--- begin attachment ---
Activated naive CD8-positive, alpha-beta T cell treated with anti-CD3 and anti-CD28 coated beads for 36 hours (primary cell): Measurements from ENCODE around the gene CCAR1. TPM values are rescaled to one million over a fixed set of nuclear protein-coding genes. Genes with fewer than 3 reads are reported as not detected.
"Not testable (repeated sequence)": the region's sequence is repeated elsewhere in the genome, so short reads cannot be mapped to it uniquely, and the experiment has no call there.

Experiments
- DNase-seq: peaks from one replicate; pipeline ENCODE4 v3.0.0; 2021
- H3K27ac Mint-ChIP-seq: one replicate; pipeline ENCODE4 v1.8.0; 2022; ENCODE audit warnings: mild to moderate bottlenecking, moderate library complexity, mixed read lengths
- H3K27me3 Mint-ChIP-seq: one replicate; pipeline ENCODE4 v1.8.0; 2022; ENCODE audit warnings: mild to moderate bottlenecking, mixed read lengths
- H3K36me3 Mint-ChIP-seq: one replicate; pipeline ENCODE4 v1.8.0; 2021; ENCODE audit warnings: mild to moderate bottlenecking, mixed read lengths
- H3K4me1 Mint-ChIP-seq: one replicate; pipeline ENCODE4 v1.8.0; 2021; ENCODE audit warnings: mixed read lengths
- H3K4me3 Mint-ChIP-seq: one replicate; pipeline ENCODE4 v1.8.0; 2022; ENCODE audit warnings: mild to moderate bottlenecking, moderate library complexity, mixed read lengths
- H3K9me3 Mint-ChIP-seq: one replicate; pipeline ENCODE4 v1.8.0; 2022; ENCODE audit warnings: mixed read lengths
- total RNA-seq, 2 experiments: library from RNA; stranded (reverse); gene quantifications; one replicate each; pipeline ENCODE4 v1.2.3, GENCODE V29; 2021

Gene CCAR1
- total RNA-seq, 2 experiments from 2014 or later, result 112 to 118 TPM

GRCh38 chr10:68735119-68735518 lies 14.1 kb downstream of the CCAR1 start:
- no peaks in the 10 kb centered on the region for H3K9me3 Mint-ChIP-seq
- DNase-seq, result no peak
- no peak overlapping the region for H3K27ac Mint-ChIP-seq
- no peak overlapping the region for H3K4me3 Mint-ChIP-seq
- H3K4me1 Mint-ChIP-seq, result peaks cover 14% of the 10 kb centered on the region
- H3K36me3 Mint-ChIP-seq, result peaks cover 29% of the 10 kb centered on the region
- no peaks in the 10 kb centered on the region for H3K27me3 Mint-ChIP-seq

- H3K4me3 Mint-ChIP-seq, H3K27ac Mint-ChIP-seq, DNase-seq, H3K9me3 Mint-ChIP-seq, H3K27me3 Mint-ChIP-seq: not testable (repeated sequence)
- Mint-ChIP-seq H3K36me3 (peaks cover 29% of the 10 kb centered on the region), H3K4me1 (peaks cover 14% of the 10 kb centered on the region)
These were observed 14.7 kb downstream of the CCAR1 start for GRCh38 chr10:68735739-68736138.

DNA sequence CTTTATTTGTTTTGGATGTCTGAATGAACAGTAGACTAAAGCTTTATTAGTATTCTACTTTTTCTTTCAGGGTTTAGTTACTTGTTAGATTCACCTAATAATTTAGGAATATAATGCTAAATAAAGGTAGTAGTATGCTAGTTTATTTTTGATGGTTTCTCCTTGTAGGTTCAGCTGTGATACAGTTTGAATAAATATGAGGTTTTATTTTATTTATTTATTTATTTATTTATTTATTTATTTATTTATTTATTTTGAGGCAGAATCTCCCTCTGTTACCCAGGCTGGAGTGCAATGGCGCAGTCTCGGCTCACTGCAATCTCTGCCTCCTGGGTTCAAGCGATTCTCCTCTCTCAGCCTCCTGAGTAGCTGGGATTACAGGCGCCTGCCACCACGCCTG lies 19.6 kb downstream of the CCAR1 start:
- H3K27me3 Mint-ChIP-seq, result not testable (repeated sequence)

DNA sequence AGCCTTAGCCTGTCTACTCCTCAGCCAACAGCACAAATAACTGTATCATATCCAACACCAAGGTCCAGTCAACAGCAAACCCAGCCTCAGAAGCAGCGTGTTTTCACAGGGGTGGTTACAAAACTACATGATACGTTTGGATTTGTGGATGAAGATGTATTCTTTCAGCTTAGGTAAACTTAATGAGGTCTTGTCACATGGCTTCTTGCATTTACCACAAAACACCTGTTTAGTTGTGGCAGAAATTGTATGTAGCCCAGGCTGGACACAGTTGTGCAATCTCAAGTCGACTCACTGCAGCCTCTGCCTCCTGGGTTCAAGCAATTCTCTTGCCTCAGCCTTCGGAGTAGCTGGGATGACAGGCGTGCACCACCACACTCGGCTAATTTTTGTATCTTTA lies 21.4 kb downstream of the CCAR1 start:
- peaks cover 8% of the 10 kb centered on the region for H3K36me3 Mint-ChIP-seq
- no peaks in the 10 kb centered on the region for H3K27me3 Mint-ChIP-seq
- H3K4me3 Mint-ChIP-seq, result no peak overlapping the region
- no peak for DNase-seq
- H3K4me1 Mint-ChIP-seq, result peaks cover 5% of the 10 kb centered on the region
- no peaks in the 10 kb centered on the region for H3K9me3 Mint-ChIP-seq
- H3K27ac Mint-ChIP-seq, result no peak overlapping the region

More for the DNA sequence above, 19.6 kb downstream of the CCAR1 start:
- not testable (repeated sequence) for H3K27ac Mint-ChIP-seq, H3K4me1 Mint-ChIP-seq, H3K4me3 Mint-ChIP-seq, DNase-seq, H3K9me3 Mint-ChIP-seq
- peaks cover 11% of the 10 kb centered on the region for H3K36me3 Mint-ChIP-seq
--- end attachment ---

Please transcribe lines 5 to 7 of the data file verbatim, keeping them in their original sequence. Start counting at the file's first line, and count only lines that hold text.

- H3K27ac Mint-ChIP-seq: one replicate; pipeline ENCODE4 v1.8.0; 2022; ENCODE audit warnings: mild to moderate bottlenecking, moderate library complexity, mixed read lengths
- H3K27me3 Mint-ChIP-seq: one replicate; pipeline ENCODE4 v1.8.0; 2022; ENCODE audit warnings: mild to moderate bottlenecking, mixed read lengths
- H3K36me3 Mint-ChIP-seq: one replicate; pipeline ENCODE4 v1.8.0; 2021; ENCODE audit warnings: mild to moderate bottlenecking, mixed read lengths